Esta página no está disponible en español.
Records Prove Puerto Rican Oldest At 114 Born In 1889, She Recalled When Spain Controlled The Island.
By Matthew Hay Brown, Sentinel Staff Writer
April 23, 2004
PHOTO: Associated Press
SAN JUAN, Puerto Rico -- She was born in the 19th century, has lived into the 21st, and now it's official:
At 114, Ramona Trinidad Iglesias Jordan -- "Tatiana" to her friends -- is the world's oldest living person.
Guinness World Records said Thursday that it had confirmed her birth on Aug. 31 or Sept. 1, 1889, making her more than two months older than an Ohio woman previously thought to be the world's most senior citizen.
"She was a very strong person, always the most powerful person in the family," said Jorge Iglesias, her nephew. "She was the one who would take leadership in any case with the family."
Asked by a local newspaper in a recent interview how she had managed to live so long, Ramona Iglesias laughed: She cooked with pork fat and ate everything.
She was born in the mountain town of Utuado when this Caribbean island still was a sleepy outpost of the Spanish Empire. Sugar and coffee dominated the economy, and the majority of the population was illiterate. She was 8 years old when U.S. troops invaded.
"Yes, I remember when the Americans entered," she told the San Juan tabloid El Vocero. "When I went to school the classes were still in Spanish, and there were no American teachers."
Guinness World Records, which tracks the world's oldest person, confirmed her status after reviewing birth, baptismal, marriage and census records.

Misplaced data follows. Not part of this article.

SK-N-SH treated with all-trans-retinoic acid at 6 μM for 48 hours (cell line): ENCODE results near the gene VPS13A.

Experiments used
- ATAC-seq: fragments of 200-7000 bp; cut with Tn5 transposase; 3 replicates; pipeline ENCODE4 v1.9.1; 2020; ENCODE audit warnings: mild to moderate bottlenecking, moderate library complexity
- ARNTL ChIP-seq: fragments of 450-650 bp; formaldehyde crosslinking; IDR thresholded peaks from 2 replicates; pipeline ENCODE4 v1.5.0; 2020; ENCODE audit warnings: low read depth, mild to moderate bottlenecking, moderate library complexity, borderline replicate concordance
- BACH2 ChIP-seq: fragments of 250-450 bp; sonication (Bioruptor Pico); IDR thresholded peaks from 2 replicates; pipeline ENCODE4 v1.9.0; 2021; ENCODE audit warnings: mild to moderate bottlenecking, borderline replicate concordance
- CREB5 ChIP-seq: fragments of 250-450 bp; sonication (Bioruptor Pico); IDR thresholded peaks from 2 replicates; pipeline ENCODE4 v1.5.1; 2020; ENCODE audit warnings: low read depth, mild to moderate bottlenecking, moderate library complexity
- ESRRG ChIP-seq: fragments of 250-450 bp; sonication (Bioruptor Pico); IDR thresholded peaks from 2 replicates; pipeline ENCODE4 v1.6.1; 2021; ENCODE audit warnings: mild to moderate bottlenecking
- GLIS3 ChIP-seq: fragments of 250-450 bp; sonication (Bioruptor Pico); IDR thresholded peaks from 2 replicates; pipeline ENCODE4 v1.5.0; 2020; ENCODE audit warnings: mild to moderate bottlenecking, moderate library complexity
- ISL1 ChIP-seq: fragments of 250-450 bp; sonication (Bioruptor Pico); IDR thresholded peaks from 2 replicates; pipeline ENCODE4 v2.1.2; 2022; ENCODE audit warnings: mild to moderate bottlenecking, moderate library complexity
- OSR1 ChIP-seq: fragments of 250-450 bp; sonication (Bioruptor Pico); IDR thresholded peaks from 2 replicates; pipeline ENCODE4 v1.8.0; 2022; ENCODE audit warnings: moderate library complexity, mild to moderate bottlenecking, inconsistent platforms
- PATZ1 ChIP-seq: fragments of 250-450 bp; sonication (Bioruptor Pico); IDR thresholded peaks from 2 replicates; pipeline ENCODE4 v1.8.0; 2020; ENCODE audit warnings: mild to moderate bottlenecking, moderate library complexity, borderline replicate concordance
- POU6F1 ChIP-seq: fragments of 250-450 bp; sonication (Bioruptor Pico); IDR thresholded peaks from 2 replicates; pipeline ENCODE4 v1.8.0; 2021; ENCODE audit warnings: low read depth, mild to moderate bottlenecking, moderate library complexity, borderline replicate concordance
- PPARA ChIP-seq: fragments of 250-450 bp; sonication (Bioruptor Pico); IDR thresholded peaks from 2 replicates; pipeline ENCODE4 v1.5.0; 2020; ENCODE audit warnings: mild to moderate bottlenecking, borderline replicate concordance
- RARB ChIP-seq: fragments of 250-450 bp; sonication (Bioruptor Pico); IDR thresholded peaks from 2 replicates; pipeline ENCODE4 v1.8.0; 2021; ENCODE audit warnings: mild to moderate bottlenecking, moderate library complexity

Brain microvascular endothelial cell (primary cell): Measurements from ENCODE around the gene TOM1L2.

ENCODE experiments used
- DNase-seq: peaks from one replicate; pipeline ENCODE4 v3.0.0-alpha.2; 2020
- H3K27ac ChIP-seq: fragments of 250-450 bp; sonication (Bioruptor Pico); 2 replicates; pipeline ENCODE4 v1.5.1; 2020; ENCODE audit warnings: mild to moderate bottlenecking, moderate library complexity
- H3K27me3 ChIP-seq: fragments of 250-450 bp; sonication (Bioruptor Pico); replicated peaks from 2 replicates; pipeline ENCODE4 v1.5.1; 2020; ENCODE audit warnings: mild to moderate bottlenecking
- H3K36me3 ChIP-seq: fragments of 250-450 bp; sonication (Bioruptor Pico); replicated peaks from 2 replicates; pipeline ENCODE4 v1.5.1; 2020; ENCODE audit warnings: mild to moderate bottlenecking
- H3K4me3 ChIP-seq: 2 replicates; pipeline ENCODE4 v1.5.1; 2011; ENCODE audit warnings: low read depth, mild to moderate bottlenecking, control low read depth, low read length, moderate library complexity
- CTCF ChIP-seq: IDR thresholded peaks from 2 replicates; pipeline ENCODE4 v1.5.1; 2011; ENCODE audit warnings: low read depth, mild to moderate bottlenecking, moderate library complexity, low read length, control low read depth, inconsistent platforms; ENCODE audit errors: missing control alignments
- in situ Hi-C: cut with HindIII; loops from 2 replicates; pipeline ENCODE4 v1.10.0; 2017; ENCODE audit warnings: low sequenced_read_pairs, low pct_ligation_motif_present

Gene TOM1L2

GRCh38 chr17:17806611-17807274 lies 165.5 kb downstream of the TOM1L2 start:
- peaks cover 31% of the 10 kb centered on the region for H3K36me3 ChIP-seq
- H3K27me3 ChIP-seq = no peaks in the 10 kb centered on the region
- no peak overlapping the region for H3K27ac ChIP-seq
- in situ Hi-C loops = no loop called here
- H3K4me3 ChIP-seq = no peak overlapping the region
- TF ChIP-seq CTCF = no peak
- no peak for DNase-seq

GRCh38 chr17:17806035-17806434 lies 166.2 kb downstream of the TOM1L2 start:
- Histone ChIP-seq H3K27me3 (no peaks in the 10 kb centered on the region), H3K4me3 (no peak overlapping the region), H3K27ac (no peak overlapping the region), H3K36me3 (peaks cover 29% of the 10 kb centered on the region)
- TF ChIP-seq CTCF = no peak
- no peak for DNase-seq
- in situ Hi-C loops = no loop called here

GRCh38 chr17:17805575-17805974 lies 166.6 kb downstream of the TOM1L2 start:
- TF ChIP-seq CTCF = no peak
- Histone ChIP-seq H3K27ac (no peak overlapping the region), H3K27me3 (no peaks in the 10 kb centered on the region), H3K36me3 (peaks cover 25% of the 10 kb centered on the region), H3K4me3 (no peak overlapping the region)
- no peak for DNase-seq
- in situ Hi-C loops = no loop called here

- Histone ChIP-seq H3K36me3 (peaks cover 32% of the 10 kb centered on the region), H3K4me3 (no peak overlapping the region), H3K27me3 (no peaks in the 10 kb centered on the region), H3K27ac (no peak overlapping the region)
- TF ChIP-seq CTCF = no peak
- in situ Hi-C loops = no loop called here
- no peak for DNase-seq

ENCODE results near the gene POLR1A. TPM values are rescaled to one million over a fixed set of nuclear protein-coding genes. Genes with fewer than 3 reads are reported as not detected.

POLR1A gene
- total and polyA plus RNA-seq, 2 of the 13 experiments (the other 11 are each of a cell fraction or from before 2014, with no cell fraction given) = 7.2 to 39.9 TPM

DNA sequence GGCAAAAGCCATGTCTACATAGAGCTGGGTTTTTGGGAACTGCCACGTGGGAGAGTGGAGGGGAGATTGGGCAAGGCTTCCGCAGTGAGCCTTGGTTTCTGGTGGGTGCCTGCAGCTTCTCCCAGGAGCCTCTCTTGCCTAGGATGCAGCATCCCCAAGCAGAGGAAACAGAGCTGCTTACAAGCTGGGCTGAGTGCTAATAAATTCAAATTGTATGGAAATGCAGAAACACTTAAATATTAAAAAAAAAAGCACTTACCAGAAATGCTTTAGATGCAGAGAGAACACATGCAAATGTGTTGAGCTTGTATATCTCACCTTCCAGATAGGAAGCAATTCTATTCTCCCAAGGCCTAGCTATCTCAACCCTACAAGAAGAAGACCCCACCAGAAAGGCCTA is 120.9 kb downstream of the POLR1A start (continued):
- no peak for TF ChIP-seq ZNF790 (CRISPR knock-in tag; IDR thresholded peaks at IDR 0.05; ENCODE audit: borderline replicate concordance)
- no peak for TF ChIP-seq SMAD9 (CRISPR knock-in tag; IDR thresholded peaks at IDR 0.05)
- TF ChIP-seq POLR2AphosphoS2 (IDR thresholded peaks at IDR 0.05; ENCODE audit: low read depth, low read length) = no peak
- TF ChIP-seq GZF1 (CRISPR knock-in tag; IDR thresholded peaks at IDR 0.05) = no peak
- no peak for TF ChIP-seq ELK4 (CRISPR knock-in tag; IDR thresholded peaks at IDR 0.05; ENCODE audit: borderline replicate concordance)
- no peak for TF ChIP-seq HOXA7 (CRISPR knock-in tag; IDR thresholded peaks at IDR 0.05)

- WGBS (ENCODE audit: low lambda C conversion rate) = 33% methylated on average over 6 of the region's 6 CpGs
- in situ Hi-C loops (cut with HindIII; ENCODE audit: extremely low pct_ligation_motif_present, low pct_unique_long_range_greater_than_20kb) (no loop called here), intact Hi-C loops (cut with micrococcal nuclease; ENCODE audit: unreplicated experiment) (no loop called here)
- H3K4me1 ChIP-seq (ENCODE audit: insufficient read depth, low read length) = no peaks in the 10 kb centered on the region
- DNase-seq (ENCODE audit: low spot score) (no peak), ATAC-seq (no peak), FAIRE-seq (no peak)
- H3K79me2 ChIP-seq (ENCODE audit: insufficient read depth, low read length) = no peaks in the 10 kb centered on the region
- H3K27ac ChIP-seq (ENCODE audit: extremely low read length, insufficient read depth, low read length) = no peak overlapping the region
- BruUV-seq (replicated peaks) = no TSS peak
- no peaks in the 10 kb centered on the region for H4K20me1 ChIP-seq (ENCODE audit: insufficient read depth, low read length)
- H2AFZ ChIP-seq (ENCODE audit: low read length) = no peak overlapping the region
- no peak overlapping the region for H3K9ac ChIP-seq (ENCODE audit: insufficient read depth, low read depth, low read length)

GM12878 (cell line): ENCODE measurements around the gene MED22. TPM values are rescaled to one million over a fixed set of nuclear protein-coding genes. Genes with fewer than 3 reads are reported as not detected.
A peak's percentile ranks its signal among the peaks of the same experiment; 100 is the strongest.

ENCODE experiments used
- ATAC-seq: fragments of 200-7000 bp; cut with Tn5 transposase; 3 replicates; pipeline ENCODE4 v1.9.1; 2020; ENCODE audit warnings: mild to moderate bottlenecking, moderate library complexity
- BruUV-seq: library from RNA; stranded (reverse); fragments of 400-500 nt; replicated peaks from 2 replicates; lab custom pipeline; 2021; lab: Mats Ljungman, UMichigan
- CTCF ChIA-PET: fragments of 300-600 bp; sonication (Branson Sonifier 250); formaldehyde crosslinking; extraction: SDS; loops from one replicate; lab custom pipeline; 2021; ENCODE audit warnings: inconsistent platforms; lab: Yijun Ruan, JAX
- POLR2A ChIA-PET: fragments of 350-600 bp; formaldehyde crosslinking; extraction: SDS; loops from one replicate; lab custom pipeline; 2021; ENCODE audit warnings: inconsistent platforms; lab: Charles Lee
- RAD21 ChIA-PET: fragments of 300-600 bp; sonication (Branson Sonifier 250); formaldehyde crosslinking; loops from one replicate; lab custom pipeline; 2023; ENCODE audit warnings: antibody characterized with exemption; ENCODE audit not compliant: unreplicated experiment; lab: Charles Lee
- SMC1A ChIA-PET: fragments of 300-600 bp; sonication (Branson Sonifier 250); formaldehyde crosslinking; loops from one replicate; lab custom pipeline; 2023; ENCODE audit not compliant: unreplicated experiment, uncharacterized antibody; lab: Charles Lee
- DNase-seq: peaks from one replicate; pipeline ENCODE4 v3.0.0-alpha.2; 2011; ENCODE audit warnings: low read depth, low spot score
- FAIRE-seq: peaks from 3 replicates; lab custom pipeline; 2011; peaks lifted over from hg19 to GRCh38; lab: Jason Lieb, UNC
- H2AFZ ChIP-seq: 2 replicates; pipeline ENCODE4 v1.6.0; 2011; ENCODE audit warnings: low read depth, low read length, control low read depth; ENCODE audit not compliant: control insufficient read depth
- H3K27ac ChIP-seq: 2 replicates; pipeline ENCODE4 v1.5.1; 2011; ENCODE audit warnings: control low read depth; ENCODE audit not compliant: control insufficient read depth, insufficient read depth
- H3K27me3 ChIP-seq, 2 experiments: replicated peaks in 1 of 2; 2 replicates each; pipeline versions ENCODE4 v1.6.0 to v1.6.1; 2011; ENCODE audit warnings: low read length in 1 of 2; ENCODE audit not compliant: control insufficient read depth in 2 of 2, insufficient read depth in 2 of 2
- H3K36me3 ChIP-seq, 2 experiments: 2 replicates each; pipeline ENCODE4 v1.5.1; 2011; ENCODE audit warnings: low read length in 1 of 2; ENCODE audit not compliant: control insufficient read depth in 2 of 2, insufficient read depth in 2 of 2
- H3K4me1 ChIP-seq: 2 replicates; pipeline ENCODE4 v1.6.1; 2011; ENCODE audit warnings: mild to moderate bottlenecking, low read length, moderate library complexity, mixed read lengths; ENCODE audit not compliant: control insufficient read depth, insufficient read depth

While the dates vary -- a baptismal certificate of April 1890 says she was born Aug. 31, 1889, while a birth record issued in 1948 says Sept. 1 -- all records agree that she is older than Charlotte Enterlein Benkner of North Lima, Ohio, who was born Nov. 16, 1889.
Iglesias was born before Groucho Marx and every U.S. president from Dwight Eisenhower onward. She was a teenager when Orville and Wilbur Wright first flew their Wright Flyer.
The year she was born, Jack the Ripper terrorized London, Mark Twain published A Connecticut Yankee in King Arthur's Court and Benjamin Harrison was inaugurated president of the 38 United States. Charlie Chaplin, Jean Cocteau and Adolf Hitler all entered the world.
"She is pretty old," Jorge Iglesias said. "She has lived in three centuries."
Ramona Iglesias, the oldest of 11 children born to Eduardo Iglesias Ortiz and Luisa Jordan Correa, grew up and attended primary school in Utuado. She married Alfonso Soler on the day after Christmas in 1912, and the couple lived in Arecibo, on the island's north coast. They did not have children of their own but raised a nephew, Roberto Torres Iglesias, now 85.
Ramona Iglesias remembers the Maine, the battleship whose mysterious destruction in Havana Harbor on Feb. 15, 1898, led the United States to declare war on Spain, as well as the attacks of Sept. 11, 2001, on the World Trade Center and the Pentagon.
She saw Spain cede her homeland to the United States after the Spanish-American War, became a U.S. citizen with the rest of the island population in 1917, and was already 62 when Puerto Rico became a U.S. commonwealth in 1952.
She remembers Hurricane San Felipe, a Category 4 storm that devastated Puerto Rico in September 1928 before rumbling through the Bahamas and on to Florida, leaving 2,100 dead.
"Nothing happened to the house in Arecibo, but the wind was blowing strong," she told El Vocero.
Iglesias and Soler also lived in Utuado and the Santurce section of San Juan. Soler died in the 1970s. Two of Iglesias' younger sisters -- Isabel, 94, and Gladys, 89, have survived. Another sister, Concepcion, died at age 103, and a brother, Panchito, died at 101.
She lived alone in the Hato Rey section of San Juan until she was 104, and was able to walk until she was 109.
Now she has good days and bad. Jorge Iglesias is petitioning the government to pay for her 115th birthday celebration this year. She lives in a nursing home in the San Juan area, where she has been receiving visitors from local newspapers and television.
Wire services contributed to this report. Matthew Hay Brown can be reached at email@example.com or 787-729-9072.